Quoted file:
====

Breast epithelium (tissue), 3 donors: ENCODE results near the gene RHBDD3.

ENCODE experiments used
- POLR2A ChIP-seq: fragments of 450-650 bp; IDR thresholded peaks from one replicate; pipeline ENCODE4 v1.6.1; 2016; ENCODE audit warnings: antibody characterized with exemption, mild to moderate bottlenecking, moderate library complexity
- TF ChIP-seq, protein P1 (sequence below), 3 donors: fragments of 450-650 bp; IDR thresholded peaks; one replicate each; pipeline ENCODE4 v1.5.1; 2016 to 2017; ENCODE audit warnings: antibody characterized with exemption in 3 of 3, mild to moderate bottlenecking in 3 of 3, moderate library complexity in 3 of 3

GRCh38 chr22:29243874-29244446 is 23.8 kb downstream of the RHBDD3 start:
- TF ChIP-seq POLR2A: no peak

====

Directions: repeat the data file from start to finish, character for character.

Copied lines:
Breast epithelium (tissue), 3 donors: ENCODE results near the gene RHBDD3.

ENCODE experiments used
- POLR2A ChIP-seq: fragments of 450-650 bp; IDR thresholded peaks from one replicate; pipeline ENCODE4 v1.6.1; 2016; ENCODE audit warnings: antibody characterized with exemption, mild to moderate bottlenecking, moderate library complexity
- TF ChIP-seq, protein P1 (sequence below), 3 donors: fragments of 450-650 bp; IDR thresholded peaks; one replicate each; pipeline ENCODE4 v1.5.1; 2016 to 2017; ENCODE audit warnings: antibody characterized with exemption in 3 of 3, mild to moderate bottlenecking in 3 of 3, moderate library complexity in 3 of 3

GRCh38 chr22:29243874-29244446 is 23.8 kb downstream of the RHBDD3 start:
- TF ChIP-seq POLR2A: no peak